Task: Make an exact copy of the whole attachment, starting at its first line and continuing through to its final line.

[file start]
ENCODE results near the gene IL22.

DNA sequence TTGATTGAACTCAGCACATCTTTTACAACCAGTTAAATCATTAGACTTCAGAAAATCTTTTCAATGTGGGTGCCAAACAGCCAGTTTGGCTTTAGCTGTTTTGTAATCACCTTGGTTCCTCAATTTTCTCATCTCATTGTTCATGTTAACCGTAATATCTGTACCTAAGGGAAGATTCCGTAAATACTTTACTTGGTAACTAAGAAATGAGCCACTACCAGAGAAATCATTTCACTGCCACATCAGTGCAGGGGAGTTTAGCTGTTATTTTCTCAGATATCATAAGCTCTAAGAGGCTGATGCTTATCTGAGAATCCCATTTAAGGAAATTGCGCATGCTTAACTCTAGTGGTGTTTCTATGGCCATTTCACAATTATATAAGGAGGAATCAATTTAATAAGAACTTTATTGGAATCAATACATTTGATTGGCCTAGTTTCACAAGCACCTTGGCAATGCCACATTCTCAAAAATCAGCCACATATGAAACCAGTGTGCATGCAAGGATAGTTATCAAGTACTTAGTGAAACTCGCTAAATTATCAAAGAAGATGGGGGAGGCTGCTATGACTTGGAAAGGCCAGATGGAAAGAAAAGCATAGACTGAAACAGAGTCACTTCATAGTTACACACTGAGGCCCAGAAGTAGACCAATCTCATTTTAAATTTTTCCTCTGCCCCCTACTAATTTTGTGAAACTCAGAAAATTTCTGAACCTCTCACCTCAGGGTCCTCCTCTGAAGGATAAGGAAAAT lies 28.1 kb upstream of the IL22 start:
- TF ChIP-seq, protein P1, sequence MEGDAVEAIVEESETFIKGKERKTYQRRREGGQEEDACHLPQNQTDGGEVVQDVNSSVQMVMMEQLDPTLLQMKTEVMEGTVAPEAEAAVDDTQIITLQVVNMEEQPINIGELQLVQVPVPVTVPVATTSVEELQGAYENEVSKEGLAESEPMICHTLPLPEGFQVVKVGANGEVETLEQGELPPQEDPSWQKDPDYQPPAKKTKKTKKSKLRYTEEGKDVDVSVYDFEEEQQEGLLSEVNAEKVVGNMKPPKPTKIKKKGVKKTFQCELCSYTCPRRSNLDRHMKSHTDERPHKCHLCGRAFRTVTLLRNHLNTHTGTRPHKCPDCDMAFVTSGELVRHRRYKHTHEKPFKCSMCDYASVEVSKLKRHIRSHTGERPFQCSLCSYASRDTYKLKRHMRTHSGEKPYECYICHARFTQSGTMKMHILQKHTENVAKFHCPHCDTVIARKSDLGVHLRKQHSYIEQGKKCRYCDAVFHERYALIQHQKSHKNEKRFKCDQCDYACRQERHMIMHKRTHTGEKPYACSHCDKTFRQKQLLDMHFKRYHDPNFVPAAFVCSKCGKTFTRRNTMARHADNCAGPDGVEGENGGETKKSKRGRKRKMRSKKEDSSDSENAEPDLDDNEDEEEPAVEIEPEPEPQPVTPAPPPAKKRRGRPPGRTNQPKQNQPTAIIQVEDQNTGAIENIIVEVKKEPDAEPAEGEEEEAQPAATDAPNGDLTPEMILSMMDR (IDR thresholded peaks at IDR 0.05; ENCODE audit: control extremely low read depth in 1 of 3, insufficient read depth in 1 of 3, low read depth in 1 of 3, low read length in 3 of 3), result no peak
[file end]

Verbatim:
ENCODE results near the gene IL22.

DNA sequence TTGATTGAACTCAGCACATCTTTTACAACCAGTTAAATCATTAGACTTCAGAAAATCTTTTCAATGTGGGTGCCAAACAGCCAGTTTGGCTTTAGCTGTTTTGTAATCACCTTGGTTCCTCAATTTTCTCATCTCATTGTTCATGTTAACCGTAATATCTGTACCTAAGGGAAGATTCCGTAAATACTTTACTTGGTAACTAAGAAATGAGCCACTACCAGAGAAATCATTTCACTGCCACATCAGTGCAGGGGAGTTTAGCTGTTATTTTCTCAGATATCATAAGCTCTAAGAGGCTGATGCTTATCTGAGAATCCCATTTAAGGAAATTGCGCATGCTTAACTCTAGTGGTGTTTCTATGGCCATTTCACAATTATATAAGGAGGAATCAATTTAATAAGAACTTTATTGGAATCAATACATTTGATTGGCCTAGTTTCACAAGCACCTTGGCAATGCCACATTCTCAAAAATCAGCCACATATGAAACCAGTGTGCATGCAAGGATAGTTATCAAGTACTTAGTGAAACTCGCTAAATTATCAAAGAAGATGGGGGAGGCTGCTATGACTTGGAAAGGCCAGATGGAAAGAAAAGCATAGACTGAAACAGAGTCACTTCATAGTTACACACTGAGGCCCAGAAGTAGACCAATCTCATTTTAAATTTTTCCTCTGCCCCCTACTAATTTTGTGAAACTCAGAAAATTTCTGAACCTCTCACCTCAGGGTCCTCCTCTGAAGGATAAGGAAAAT lies 28.1 kb upstream of the IL22 start:
- TF ChIP-seq, protein P1, sequence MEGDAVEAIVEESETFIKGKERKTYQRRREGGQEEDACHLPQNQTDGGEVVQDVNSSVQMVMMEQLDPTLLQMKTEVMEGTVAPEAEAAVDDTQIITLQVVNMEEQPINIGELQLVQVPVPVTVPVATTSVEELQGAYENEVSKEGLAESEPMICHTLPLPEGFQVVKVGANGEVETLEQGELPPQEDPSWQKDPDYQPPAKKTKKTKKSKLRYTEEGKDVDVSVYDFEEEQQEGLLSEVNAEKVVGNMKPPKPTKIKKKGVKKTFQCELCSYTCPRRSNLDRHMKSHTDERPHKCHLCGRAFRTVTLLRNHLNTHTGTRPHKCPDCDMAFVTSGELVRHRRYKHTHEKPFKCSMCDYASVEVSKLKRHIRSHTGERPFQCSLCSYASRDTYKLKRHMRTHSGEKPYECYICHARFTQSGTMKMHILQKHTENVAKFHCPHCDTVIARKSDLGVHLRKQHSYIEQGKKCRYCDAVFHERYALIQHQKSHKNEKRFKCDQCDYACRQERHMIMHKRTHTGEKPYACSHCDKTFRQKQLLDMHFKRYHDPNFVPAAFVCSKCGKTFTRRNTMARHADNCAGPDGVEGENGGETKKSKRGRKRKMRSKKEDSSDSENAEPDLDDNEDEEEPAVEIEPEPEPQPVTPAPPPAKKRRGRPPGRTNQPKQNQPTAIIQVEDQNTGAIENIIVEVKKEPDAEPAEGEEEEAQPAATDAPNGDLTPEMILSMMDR (IDR thresholded peaks at IDR 0.05; ENCODE audit: control extremely low read depth in 1 of 3, insufficient read depth in 1 of 3, low read depth in 1 of 3, low read length in 3 of 3), result no peak